CLASS OF 1987 | 2019 | ISSUE 2

Rebecca here. Back again, and thankful to hear from so many of you. In the wind up for these notes, Elizabeth Kromelow and I had a compelling back and forth about this column. We decided that many of you might run a dialogue internally to vet your own experiences, asking the questions, Is this news? Does it sound good? Is it inspiring? Elizabeth argues that you should feel comfortable expressing what’s actually going on in your life and not just the Sunday’s best, social media version.

In that spirit, Elizabeth reports that she has been struggling through the American medical system as she recovers from a brain tumor. She writes, “It’s incredible to learn that doctors don’t realize they’re part of an orchestra, and that a conductor is essential. I’ve had to fight for all kinds of things to which I’m entitled and put things in context for the doctors that they should be able to do themselves. The irony is that doctors tell me to avoid stress and relax. A Wesleyan education is definitely required to get through this!” Elizabeth hopes to be back at the hockey rink in a couple of weeks. We’re pulling for you, Elizabeth!

Karen Humphries Sallick reports that after 23 years, she still enjoys work in her customer experience consulting company. In April, she soft-launched an app called Contacts 411, a contact updating tool based on the idea that people should have access to the same data companies do for their marketing without sacrificing the privacy of their contact list. Eileen Deignan provided awesome early feedback that Karen incorporated before the launch.

Andrew Hall regularly plays gigs in the NYC area with the instrumental rock trio, Big Lazy, and the Western swing band, Brain Cloud. He’s been learning the sousaphone, inspired by a twin love of New Orleans brass bands and old time jazz. He says it is fun, ridiculous, physically invigorating, and vastly different from his experience with the acoustic bass. Big Lazy toured the southeast this spring. Andrew was looking forward to seeing Annabel Conrad ’88 when the band hits Memphis. Check out both groups online—they’re great!

Nicholas Birns is teaching in China this summer and he and his wife Isabella are vacationing in California later in the year.

Ben Waxman probably speaks for many of us when he reports that when he and his wife Nicole McLaughlin became empty nesters last August, it was “totally devastating.” But don’t worry, by May, Ben was presenting on digital marketing micro-conversions at the NAFSA conference for international educators in D.C.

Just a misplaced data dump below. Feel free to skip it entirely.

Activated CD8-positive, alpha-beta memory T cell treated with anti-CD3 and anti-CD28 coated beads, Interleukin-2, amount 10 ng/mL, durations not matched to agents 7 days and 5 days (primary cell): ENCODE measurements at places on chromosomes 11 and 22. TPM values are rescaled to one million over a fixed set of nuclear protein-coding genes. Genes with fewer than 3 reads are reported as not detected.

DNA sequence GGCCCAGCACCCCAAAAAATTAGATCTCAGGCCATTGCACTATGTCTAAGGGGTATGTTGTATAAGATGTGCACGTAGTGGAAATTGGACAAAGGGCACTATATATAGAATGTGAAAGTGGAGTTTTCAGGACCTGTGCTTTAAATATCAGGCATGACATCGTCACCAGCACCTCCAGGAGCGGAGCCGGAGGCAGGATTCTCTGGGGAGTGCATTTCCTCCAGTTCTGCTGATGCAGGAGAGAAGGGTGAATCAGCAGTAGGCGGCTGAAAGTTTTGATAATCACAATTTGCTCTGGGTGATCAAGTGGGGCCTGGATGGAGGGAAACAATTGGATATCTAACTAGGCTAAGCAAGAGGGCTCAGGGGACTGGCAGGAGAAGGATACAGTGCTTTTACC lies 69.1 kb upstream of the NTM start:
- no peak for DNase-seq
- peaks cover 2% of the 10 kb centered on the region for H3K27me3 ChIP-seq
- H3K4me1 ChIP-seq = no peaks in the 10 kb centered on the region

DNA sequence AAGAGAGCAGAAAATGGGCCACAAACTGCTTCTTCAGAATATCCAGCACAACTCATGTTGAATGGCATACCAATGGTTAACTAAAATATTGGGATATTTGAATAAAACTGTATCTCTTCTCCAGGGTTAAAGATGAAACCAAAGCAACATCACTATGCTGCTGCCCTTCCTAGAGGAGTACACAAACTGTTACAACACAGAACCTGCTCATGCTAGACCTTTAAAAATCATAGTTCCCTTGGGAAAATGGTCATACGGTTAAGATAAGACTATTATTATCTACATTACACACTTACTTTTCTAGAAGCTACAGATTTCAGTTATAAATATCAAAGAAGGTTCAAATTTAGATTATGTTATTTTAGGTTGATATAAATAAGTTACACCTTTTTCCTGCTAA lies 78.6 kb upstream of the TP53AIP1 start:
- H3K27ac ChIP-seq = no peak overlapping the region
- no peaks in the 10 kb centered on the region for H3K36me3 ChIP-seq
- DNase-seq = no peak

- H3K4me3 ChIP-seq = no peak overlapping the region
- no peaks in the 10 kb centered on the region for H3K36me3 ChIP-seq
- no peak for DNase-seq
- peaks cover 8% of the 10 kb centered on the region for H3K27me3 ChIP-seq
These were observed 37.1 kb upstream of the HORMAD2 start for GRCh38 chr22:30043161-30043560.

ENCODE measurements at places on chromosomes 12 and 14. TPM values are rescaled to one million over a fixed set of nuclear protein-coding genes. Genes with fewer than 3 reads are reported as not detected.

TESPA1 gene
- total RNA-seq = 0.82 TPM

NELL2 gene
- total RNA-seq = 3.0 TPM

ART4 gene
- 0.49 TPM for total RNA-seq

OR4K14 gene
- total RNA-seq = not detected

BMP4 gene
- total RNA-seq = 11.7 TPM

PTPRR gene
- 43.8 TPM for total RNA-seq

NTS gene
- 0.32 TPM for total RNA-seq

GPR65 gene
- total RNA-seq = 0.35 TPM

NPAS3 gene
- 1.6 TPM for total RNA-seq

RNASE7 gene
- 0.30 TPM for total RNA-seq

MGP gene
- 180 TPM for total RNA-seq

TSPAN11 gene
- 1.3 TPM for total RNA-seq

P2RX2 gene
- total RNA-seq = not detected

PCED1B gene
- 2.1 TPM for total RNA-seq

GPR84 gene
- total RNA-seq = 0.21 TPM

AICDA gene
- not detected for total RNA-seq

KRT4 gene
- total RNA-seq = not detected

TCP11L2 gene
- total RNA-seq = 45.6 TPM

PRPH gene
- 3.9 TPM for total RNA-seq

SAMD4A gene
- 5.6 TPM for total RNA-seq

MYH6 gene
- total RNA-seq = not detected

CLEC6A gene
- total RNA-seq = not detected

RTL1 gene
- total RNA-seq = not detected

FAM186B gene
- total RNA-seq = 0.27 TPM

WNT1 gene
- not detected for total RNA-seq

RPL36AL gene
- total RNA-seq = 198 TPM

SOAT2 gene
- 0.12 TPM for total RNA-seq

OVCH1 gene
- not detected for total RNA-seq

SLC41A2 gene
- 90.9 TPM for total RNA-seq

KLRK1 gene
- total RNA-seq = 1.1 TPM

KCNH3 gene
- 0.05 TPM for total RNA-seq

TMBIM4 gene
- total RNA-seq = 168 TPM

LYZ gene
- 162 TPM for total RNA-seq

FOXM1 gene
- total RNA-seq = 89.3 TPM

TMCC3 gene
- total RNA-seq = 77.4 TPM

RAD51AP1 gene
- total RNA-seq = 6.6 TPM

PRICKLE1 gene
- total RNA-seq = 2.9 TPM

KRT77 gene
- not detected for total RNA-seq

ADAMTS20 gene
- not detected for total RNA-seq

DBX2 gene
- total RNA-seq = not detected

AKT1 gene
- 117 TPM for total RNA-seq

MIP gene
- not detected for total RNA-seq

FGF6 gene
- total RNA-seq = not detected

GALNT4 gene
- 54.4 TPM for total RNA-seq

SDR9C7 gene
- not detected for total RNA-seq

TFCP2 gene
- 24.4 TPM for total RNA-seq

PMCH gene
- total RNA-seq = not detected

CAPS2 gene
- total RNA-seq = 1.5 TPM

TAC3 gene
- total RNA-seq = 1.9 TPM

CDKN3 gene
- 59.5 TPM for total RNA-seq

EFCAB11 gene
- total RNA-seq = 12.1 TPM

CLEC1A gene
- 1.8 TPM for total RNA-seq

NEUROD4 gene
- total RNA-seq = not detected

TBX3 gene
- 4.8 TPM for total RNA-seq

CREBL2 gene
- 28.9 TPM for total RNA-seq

Hemanshu “Hemu” Nigam launched the Center for Online Justice to help victims of cyberstalking, online harassment, and other attacks to bring to justice those who use anonymity to engage in bad conduct. Hemu hopes to bring his work into a university setting as a clinic to help those who can’t afford services like these.

Lots of news from James Flynn, who became managing partner at Epstein Becker Green in January. James says he keeps in touch with Professor John Finn, “forcing him to endure” his eclectic articles about intellectual property. James and his wife Monica have three children, Justyna (bachelor’s and master’s from Loyola University), Michael (Boston College grad), and Anthony (Villanova University ’23).

Carla Yanni won the Rutgers University Scholar-Teacher Award, a university-wide prize for her work as a social historian of architecture. Carla was cited for her ability to inspire students to think about the ways people live with the built environment. Josh Bellin teaches writing and literature at La Roche University in Pittsburgh. He just published a novel titled House of Earth, House of Stone, the final book in a fantasy trilogy.

Joan Morgan published her second book, She Begat This: 20 Years of the Miseducation of Lauryn Hill to great reviews. Joan took a national book tour with events at the Brooklyn Museum and The Kennedy Center. Her first book, When Chickenheads Come Home to Roost: A Hip Hop Feminist Breaks It Down, was optioned for screen rights by Academy-Award-nominated producer Mimi Valdés. Still, it was back to work this summer as Joan prepared to defend her American studies doctoral dissertation at NYU.

Rafael Semansky began his own business Nantasket Road Consulting, providing health analytics, writing, and grantwriting. Prior to this, Rafael was a scientific review officer for NIH, organizing expert review groups in health IT and nursing science.

After 50 years of East Coast living, Brooks Kraft and his wife Christine have moved  to California, where he now works at Apple. Their son Daniel ’23 will be attending Wesleyan!

For the record, Michael Bennet announced his run for the presidency. Lots of classmates are rallying around him, and as I finalize this column, he is preparing to do a CNN town hall. To me, we are all still 22, which makes the stories of our lives even more amazing. Keep us posted.

Rebecca Zimbler Graziano |